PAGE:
Acceptance grows for autistic kids in church

April 29, 2011

CALDWELL, N.J. (RNS) Halfway through a Mass in Caldwell College's campus
chapel, Chase Keith rose to his feet for one of the most challenging
parts of a challenging day.

It required the boy from Basking Ridge, N.J., to offer his hand to
strangers in the traditional sign of peace. With his mother whispering
in his ear and guiding his arm, the 7-year-old stuck out his small hand
toward a fellow parishioner.

"How you? Peace," Chase said.

Afterward, his mother slipped him a Goldfish cracker as a reward for
his correct behavior. Chase had gone through months of intensive
training with a specialist to get to this point -- where he could sit
through a Catholic Mass with his family.

Chase, who has autism, is among a growing number of children with
developmental disabilities who are being welcomed at religious services.

Autism is particularly acute in New Jersey, which has the nation's
highest rate of autism, affecting about one in every 94 children,
compared to the national rate of about one in every 150 children.

The symptoms of the disorder differ from person to person, but most
children with autism have social, behavioral and communication problems.
Some may shout or laugh at inappropriate times or have trouble keeping
still. Others have an aversion to loud noises or crowds.

That makes attending a Catholic Mass -- with its big crowds, loud
music and periods of silence -- daunting for many families dealing with
autism. Some report receiving disapproving looks from fellow churchgoers
and scoldings from ushers. Others say their children have been denied
Communion by disapproving priests or been told by parishioners that they
"don't belong" at Mass.

In Minnesota, one church made headlines in 2008 when it got a court
order to ban a 13-year-old with autism from Mass because of his loud

"The church has a wonderful theology and heart. ... We don't always
live it out well," said Anne Masters, the director of pastoral ministry
with persons with disabilities for the Archdiocese of Newark.

Masters oversees a program designed to welcome Catholics with
disabilities. Her "Attends Mass" program includes training for religious
educators and support groups for parents. A handful of churches offer
special monthly Inclusive Family Masses, where children with autism and
other disabilities are permitted to be loud or disruptive without fear
of being asked to leave.

"There is some more awareness being developed in the parishes,"
Masters said. "They're asking for it."

Other religions have also made efforts to be more inclusive of
children with developmental disabilities, though the programs are
usually local and not well-known, advocates say. Some synagogues have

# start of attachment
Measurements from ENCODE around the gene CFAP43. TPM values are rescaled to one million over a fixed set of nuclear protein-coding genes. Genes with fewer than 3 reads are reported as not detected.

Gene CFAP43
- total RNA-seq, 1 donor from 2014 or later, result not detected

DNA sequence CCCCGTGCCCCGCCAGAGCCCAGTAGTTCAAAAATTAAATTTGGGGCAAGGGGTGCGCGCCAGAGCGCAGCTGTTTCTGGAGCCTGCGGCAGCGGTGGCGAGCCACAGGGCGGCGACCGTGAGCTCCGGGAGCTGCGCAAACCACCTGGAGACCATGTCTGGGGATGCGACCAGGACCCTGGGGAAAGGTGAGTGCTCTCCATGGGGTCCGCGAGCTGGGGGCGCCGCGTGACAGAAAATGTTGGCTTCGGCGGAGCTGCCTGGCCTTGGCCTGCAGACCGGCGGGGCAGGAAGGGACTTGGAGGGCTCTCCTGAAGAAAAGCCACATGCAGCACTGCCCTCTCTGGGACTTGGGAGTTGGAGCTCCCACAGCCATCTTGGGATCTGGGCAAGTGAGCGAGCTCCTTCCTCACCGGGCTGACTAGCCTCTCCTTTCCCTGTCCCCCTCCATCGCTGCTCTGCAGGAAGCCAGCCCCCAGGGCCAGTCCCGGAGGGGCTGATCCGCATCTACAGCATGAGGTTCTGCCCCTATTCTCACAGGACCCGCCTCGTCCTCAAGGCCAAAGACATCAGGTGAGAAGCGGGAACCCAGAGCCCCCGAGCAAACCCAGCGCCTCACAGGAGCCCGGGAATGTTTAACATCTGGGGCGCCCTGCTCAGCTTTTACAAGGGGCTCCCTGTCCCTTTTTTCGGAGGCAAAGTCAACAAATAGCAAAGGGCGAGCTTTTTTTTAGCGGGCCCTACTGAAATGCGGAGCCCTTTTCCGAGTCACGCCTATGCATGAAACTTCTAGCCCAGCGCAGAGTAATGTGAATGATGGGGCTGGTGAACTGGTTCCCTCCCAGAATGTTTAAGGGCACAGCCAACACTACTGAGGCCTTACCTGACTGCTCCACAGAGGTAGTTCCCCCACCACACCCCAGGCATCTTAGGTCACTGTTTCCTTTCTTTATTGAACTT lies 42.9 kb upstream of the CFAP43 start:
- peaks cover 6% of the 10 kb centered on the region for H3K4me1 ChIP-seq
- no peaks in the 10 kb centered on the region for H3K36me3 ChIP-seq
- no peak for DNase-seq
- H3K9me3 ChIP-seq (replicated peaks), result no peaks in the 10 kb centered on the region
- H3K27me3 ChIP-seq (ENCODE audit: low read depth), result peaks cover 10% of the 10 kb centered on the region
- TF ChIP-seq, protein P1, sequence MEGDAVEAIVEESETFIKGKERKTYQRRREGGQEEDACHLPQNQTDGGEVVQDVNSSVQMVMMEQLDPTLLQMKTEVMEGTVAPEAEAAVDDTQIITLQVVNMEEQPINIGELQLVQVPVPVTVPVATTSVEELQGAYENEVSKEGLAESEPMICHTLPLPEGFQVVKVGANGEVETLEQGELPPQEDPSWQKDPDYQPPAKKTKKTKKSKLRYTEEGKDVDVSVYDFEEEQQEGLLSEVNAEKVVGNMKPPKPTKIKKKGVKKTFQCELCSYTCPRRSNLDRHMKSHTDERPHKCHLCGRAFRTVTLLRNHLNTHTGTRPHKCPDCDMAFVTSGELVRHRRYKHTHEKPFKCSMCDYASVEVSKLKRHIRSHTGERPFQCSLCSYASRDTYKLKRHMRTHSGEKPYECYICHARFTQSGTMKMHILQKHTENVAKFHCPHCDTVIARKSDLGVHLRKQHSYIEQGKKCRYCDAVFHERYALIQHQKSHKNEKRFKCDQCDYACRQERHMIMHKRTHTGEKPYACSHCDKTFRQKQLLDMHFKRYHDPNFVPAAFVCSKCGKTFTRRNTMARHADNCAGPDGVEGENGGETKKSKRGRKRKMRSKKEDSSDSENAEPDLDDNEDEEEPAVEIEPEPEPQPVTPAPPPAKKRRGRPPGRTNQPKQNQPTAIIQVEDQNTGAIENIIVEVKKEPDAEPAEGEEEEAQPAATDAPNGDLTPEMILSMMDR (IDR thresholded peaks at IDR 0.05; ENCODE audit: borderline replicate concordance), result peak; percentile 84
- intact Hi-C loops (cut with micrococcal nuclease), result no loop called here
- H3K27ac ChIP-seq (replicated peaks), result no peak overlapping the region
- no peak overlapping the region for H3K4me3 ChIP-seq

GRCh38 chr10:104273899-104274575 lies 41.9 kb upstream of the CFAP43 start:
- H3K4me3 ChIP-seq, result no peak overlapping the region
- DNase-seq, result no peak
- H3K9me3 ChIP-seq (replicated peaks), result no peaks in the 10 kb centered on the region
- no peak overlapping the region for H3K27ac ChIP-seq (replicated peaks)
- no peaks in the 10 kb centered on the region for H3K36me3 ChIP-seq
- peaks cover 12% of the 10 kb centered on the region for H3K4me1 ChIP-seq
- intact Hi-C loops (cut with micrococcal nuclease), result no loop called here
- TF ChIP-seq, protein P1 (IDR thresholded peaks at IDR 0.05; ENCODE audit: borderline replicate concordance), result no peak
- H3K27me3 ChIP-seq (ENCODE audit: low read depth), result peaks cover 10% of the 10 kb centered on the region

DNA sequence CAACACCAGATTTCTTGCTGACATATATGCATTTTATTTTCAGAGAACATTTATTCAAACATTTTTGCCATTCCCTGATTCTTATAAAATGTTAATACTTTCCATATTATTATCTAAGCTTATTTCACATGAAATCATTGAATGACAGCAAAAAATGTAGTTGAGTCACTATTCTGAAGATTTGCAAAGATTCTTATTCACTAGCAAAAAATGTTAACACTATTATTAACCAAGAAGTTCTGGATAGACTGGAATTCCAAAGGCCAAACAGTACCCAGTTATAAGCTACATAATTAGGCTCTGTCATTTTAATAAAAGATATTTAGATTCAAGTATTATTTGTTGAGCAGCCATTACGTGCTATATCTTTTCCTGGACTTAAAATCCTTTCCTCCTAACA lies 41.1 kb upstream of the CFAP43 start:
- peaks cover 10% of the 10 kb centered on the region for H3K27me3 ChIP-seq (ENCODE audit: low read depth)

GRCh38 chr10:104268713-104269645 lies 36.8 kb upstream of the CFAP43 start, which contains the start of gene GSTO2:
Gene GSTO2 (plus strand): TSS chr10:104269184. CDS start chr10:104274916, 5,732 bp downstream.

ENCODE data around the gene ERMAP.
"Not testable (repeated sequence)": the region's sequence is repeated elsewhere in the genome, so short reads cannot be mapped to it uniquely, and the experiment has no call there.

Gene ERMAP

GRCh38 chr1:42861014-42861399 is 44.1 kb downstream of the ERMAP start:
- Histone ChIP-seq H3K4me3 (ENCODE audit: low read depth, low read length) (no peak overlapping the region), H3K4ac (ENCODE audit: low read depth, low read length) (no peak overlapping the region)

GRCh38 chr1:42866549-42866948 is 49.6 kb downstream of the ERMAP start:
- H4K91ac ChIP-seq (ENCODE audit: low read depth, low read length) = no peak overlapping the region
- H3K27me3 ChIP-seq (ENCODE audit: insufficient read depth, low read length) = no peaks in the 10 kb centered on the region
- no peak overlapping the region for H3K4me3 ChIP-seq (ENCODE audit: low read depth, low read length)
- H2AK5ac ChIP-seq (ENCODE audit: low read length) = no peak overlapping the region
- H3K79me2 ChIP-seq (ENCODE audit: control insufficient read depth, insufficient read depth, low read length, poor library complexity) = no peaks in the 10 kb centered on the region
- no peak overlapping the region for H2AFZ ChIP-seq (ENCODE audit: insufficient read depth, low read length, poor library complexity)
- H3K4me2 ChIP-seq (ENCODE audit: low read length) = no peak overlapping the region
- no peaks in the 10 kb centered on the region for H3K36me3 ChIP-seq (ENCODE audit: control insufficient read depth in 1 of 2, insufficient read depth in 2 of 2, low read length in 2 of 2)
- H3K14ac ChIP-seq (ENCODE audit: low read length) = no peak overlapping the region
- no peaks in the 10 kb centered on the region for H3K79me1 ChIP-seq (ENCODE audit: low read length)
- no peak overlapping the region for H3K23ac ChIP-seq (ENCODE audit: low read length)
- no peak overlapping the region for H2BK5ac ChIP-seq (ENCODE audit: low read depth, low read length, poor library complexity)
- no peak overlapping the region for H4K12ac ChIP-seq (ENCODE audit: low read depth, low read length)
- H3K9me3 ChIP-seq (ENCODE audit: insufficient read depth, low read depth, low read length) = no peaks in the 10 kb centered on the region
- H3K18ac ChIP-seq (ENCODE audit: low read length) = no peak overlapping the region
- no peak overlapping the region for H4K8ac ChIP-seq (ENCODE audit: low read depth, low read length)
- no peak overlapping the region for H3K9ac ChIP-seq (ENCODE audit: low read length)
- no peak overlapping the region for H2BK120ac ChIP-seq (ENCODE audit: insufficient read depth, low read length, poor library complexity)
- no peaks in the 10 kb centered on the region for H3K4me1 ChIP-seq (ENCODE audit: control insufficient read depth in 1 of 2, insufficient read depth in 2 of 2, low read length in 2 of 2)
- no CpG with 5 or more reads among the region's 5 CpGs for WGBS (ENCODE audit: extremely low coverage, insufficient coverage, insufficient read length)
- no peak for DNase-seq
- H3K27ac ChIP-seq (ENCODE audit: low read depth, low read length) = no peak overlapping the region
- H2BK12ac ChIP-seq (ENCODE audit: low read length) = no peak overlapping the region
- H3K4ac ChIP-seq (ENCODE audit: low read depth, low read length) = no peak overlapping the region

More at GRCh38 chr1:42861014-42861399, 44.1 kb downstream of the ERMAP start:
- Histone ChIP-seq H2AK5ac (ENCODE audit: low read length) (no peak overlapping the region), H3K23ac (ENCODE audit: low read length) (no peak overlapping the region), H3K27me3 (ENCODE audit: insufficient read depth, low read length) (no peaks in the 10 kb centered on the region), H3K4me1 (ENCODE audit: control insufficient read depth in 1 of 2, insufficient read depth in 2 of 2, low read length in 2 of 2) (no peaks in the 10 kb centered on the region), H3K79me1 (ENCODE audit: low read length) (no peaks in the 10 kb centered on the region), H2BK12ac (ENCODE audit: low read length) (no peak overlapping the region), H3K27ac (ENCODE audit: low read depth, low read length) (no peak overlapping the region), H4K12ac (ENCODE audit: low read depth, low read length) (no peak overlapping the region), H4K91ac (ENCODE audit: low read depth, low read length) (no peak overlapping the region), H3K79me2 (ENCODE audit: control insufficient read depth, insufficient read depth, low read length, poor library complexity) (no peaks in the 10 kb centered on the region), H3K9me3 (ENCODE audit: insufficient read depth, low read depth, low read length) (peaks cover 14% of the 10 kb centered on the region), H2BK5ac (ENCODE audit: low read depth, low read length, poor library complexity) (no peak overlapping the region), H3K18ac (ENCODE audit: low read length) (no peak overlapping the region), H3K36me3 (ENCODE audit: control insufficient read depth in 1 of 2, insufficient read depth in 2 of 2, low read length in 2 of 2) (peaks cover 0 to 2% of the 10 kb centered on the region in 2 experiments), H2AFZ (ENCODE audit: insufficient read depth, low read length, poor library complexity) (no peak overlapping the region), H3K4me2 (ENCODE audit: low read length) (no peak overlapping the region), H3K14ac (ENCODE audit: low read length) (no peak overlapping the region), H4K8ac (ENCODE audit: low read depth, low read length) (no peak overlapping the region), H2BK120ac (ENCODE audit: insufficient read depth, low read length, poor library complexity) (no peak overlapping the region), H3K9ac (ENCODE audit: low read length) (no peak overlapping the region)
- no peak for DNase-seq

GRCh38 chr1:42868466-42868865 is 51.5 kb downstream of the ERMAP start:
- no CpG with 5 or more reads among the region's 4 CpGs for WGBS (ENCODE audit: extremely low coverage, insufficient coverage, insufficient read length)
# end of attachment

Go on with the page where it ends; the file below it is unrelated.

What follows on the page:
programs to help children with autism make their bar or bat mitzvah.

Mary Beth Walsh, a Caldwell College adjunct professor and parent of
an autistic teenager, is on a seven-member task force formed by the
National Catholic Partnership on Disability to study how churches across
the nation deal with autism.

"Autism can be a very isolating diagnosis," said Walsh, of
Maplewood, N.J. "Sometimes the only place you can go as a family is

Walsh began taking her son, Ben Hack, to church when he was 5 years
old. In the early days, Walsh said she wondered if it was worth the
trouble. "How's he ever going to have a personal relationship with
someone he can't see?" Walsh said, referring to God.

In the end, Walsh decided it was enough for her son to have a
relationship with people gathering in Christ's name. Ben now considers
church one of his favorite places and plans on being confirmed, Walsh

At a recent Mass, Ben helped bring the bread and wine up to the
altar. He smiled and laughed through the service, paying close attention
to the priest. When the bishop donned his tall miter at the end of the
service, Ben put his program on his head, copying the gesture.

About a dozen children across the state have gone through a special
free training program where they work with autism specialists, called
"Mass mentors" and "Mass buddies," who slowly teach them how to attend
Mass. The one-on-one training starts by taking children to the last five
minutes of a service.

"All they were required to do was sit quietly," said Jessica
Rothschild, a Caldwell College graduate student who served as a Mass
mentor for four children.

The children go to Mass a little earlier each day or each week for
months, in a practice known as "backward chaining." They are given food
or other rewards for correct behavior. Eventually, most are able to
attend the entire service, said Rothschild, who wrote her doctoral
dissertation on the method.

Caldwell College's new Center for Autism and Applied Behavior
Analysis is preparing undergraduate and graduate students to use a
campus chapel to train children with autism to go to religious services,
said Sharon Reeve, the center's executive director.

"I can turn that chapel into a synagogue, a mosque, whatever they
need," Reeve said. "The procedure is applicable to any denomination."